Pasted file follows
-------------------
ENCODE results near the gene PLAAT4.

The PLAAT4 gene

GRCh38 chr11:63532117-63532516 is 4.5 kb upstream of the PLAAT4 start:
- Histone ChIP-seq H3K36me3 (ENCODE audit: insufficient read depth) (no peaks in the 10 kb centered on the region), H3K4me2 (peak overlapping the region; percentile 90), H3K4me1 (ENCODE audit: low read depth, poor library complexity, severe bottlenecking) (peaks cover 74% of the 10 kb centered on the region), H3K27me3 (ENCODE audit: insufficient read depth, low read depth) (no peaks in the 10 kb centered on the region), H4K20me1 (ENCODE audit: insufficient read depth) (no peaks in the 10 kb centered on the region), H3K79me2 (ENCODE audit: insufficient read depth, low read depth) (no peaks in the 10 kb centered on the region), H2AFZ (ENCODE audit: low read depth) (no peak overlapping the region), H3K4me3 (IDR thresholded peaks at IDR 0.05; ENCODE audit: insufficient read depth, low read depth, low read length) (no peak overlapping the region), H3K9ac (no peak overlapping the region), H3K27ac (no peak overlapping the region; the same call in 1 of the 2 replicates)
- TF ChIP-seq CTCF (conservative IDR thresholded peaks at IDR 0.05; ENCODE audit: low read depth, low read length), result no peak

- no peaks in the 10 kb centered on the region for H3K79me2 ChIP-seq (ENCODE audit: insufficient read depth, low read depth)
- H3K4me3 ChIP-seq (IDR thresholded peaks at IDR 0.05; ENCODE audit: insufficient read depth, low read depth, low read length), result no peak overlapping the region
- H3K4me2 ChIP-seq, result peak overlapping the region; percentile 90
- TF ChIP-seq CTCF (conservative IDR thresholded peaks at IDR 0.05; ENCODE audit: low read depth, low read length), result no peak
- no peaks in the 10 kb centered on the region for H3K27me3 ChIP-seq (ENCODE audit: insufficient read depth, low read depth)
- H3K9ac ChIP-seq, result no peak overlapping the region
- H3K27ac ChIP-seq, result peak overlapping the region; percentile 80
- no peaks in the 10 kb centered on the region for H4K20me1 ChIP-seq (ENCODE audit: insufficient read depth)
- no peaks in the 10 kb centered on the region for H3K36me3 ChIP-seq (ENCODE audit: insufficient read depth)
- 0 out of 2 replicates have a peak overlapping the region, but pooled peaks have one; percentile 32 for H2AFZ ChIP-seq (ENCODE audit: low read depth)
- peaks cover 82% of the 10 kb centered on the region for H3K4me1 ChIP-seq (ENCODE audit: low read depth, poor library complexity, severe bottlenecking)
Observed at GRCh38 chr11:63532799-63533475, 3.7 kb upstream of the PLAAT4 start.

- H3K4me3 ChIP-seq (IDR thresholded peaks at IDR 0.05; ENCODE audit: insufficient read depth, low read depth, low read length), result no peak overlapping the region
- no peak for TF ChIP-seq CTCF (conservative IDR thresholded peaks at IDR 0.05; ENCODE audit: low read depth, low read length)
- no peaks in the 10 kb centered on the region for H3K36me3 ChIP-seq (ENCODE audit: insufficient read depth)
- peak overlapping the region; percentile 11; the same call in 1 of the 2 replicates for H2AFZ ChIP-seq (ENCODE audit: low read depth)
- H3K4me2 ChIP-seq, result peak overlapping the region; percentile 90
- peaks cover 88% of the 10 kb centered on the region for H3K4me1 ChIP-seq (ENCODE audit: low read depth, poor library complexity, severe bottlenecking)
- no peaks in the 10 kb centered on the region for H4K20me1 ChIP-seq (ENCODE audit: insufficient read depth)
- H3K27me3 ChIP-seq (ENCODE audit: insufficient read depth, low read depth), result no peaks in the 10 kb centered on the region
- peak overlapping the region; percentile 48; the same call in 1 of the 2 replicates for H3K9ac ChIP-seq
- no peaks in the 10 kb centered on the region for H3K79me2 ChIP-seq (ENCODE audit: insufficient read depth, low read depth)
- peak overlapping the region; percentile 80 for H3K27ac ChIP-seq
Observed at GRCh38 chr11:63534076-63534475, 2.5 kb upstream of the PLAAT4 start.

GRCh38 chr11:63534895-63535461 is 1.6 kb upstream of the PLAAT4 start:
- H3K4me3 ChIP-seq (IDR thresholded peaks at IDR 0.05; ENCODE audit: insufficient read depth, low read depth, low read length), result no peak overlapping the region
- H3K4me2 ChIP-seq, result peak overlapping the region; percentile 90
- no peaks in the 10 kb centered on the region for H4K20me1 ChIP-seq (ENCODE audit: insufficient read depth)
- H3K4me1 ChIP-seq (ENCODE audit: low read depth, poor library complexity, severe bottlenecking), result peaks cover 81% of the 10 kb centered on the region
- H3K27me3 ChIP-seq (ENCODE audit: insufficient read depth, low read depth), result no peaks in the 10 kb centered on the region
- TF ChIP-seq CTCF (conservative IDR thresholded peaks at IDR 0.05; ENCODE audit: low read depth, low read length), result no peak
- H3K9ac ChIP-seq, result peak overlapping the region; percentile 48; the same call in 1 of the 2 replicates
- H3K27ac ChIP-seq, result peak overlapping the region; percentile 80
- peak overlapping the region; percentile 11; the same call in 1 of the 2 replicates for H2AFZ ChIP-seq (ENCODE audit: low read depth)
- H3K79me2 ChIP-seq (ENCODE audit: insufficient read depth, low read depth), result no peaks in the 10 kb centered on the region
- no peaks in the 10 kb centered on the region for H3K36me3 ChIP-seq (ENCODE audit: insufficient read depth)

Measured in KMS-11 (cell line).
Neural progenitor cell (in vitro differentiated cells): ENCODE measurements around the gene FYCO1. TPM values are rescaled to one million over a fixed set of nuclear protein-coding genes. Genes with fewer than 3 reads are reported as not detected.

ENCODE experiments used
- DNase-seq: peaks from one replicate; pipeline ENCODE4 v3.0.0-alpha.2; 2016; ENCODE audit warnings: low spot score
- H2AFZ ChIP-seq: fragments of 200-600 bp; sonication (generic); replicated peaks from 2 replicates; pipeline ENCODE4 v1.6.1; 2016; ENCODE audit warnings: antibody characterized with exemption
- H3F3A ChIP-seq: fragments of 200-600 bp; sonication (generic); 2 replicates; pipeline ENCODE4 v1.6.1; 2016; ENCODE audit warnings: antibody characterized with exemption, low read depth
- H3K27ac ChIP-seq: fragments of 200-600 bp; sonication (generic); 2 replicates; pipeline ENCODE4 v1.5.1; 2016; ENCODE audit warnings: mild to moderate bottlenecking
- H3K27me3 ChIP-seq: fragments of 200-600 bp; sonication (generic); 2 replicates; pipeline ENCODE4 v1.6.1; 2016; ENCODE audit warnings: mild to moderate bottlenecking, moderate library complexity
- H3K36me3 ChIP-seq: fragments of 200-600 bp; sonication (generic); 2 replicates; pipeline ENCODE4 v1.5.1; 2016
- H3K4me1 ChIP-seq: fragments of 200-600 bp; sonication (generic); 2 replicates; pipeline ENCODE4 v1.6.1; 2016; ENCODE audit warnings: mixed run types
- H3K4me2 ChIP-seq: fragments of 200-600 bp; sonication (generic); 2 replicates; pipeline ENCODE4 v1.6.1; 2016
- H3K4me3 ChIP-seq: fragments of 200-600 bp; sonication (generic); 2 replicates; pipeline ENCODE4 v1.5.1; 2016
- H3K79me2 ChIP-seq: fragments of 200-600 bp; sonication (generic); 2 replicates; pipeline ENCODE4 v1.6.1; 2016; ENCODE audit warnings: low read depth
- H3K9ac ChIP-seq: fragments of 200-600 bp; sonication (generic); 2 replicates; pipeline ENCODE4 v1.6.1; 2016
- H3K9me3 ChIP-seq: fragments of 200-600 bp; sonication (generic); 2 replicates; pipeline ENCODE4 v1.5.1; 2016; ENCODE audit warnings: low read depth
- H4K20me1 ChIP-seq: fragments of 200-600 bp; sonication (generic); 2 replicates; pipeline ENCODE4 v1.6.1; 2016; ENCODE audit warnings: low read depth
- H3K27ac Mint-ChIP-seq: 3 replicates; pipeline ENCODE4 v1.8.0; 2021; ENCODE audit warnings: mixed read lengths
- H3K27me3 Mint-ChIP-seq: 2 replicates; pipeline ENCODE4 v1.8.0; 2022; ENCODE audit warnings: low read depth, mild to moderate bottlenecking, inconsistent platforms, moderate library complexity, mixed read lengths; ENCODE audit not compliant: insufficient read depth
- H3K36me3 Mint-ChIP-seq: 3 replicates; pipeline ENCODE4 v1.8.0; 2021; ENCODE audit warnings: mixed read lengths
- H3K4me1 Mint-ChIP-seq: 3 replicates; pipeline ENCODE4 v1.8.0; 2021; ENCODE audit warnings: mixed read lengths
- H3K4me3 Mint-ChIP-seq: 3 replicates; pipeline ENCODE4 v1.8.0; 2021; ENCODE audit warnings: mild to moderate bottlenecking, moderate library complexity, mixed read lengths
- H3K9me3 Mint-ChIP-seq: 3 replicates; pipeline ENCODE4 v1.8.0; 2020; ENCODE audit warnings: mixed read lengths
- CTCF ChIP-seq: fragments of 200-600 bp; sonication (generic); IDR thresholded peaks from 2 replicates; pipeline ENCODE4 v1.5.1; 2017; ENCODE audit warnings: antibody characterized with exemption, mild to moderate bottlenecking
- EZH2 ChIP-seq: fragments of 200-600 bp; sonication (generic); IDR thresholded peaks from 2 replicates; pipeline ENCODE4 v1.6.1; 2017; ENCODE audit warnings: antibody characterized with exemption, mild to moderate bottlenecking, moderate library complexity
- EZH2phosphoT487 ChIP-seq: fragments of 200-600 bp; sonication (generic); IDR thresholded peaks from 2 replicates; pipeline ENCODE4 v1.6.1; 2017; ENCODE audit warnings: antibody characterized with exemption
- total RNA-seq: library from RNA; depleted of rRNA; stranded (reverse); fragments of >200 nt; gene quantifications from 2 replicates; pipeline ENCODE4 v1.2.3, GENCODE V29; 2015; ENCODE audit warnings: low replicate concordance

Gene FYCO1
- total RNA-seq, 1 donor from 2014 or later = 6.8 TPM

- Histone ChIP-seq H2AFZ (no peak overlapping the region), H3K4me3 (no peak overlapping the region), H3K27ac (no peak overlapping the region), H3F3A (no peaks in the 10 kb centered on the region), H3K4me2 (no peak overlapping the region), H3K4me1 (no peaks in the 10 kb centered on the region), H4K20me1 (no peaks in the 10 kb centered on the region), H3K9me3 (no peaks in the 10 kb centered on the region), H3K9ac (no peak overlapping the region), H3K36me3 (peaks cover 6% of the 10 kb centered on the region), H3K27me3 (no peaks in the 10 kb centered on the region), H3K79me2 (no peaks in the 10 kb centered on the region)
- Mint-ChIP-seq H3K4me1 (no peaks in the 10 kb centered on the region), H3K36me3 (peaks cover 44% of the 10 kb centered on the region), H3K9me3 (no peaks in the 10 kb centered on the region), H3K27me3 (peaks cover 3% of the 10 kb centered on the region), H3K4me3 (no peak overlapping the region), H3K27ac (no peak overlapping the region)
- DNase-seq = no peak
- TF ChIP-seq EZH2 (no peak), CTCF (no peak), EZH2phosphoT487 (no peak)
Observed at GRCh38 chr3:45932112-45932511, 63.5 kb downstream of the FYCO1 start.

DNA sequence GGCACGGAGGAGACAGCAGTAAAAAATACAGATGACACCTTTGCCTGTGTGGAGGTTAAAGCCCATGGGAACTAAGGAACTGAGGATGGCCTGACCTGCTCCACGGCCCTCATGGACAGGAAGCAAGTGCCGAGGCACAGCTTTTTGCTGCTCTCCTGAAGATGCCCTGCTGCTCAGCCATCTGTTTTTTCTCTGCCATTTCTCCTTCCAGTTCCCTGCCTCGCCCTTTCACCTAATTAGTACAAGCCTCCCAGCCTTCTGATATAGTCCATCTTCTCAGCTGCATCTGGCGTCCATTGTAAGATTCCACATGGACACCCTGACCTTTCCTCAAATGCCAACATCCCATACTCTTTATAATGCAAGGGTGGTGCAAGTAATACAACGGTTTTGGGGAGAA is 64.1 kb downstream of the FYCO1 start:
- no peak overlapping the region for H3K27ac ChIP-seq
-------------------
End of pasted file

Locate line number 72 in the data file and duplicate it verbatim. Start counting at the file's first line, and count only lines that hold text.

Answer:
- DNase-seq = no peak